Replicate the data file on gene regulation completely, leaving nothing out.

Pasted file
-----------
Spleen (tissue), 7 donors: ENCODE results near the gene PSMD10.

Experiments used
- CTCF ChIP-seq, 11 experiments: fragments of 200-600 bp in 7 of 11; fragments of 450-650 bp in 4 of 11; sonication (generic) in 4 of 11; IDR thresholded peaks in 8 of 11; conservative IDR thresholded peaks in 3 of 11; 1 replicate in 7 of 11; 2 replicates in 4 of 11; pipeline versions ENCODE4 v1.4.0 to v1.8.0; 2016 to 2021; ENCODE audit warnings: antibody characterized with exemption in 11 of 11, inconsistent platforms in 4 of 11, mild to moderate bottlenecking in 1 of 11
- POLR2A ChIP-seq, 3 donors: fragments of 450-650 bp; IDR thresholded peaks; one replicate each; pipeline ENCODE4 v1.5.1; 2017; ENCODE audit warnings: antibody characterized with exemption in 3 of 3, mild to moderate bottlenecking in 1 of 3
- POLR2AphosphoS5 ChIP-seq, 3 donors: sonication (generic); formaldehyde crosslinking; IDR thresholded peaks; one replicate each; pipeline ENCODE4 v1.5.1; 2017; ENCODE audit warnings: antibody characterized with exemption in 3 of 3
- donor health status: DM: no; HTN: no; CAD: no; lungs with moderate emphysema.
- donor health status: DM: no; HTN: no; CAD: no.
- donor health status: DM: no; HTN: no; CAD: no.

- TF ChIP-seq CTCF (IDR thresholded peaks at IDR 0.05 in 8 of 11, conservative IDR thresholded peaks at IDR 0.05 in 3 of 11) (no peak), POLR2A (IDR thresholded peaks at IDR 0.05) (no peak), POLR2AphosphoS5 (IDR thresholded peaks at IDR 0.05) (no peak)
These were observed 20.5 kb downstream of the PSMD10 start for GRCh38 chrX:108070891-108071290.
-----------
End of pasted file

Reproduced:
Spleen (tissue), 7 donors: ENCODE results near the gene PSMD10.

Experiments used
- CTCF ChIP-seq, 11 experiments: fragments of 200-600 bp in 7 of 11; fragments of 450-650 bp in 4 of 11; sonication (generic) in 4 of 11; IDR thresholded peaks in 8 of 11; conservative IDR thresholded peaks in 3 of 11; 1 replicate in 7 of 11; 2 replicates in 4 of 11; pipeline versions ENCODE4 v1.4.0 to v1.8.0; 2016 to 2021; ENCODE audit warnings: antibody characterized with exemption in 11 of 11, inconsistent platforms in 4 of 11, mild to moderate bottlenecking in 1 of 11
- POLR2A ChIP-seq, 3 donors: fragments of 450-650 bp; IDR thresholded peaks; one replicate each; pipeline ENCODE4 v1.5.1; 2017; ENCODE audit warnings: antibody characterized with exemption in 3 of 3, mild to moderate bottlenecking in 1 of 3
- POLR2AphosphoS5 ChIP-seq, 3 donors: sonication (generic); formaldehyde crosslinking; IDR thresholded peaks; one replicate each; pipeline ENCODE4 v1.5.1; 2017; ENCODE audit warnings: antibody characterized with exemption in 3 of 3
- donor health status: DM: no; HTN: no; CAD: no; lungs with moderate emphysema.
- donor health status: DM: no; HTN: no; CAD: no.
- donor health status: DM: no; HTN: no; CAD: no.

- TF ChIP-seq CTCF (IDR thresholded peaks at IDR 0.05 in 8 of 11, conservative IDR thresholded peaks at IDR 0.05 in 3 of 11) (no peak), POLR2A (IDR thresholded peaks at IDR 0.05) (no peak), POLR2AphosphoS5 (IDR thresholded peaks at IDR 0.05) (no peak)
These were observed 20.5 kb downstream of the PSMD10 start for GRCh38 chrX:108070891-108071290.